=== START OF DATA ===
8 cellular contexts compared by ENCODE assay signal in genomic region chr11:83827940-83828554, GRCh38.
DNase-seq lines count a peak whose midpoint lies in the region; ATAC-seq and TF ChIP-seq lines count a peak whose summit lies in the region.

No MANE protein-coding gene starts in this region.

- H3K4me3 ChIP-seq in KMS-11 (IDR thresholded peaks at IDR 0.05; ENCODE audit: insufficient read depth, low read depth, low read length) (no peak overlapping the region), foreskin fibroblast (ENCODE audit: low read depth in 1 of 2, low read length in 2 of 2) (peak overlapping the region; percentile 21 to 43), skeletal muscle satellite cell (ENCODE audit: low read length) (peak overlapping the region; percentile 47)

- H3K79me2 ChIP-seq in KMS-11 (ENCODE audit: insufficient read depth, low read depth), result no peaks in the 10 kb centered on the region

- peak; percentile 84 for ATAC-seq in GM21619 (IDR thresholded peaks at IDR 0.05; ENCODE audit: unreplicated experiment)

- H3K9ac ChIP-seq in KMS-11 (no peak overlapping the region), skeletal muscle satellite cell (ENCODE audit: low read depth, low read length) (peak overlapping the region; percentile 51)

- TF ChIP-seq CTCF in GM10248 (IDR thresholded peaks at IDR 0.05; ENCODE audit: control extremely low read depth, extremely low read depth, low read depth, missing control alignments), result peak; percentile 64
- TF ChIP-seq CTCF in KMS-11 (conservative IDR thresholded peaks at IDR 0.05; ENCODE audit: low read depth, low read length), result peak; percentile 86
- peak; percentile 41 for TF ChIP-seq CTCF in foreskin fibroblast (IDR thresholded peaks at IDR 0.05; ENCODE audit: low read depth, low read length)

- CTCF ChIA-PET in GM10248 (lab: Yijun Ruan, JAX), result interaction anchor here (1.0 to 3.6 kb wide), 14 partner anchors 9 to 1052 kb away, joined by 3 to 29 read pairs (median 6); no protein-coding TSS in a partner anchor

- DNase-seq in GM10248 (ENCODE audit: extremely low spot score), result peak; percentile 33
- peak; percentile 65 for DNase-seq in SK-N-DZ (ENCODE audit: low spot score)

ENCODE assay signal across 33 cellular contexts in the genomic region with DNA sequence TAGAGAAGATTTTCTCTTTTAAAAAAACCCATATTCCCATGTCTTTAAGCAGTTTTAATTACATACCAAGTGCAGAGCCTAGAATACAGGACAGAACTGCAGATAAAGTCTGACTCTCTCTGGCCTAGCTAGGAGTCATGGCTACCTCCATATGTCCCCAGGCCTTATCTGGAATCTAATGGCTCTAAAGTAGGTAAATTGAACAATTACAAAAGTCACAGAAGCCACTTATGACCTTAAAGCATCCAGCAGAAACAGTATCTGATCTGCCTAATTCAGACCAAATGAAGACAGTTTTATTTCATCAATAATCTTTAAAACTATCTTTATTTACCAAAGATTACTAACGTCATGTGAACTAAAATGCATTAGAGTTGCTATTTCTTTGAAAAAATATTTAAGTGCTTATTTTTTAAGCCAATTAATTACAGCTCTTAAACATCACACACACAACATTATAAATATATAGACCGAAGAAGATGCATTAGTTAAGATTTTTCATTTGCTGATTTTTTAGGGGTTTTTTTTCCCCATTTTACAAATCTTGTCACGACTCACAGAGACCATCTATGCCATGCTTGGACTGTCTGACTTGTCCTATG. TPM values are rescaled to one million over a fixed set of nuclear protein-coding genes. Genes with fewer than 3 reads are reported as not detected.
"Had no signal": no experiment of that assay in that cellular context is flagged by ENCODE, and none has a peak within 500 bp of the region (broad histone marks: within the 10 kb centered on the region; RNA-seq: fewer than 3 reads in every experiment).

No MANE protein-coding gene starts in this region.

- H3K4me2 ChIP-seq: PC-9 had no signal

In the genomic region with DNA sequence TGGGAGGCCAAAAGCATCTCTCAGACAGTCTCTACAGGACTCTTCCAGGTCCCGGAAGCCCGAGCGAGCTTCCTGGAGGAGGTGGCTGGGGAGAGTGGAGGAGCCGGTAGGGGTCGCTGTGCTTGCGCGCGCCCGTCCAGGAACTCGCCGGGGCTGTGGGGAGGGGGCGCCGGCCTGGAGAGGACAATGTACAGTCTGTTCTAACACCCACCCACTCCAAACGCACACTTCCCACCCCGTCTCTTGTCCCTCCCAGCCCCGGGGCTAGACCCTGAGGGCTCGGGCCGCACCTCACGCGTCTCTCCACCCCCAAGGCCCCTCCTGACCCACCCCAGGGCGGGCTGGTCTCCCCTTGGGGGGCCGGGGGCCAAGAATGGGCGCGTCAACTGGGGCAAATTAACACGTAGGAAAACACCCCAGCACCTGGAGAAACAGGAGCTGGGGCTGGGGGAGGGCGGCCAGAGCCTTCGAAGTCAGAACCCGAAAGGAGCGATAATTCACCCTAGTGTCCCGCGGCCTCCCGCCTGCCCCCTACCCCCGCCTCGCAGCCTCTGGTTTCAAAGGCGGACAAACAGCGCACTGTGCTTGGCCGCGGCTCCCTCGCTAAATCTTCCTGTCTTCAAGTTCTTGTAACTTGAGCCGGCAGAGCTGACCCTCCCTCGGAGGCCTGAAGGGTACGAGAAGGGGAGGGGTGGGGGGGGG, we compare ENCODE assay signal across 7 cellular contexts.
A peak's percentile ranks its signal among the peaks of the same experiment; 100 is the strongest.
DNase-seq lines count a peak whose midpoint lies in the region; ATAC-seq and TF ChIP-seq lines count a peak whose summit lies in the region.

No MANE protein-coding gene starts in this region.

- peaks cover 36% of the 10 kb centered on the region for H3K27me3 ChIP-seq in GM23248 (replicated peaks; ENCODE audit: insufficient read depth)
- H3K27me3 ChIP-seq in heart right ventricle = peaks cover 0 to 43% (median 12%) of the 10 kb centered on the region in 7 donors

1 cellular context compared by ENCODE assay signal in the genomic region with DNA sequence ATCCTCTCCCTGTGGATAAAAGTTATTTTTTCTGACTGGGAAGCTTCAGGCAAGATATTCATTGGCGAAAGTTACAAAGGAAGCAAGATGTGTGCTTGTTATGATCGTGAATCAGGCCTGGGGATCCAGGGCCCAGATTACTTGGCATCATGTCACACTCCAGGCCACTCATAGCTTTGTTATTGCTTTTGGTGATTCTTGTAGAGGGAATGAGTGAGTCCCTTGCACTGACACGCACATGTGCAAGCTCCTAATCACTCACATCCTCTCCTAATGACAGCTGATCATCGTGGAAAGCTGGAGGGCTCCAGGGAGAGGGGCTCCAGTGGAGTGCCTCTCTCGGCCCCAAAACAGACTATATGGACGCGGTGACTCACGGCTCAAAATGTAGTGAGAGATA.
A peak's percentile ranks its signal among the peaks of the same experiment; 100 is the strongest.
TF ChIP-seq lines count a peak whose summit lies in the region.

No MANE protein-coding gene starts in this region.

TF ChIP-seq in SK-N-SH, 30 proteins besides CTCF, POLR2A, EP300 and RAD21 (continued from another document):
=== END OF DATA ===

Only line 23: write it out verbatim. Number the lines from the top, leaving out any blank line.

- H3K27me3 ChIP-seq in heart right ventricle = peaks cover 0 to 43% (median 12%) of the 10 kb centered on the region in 7 donors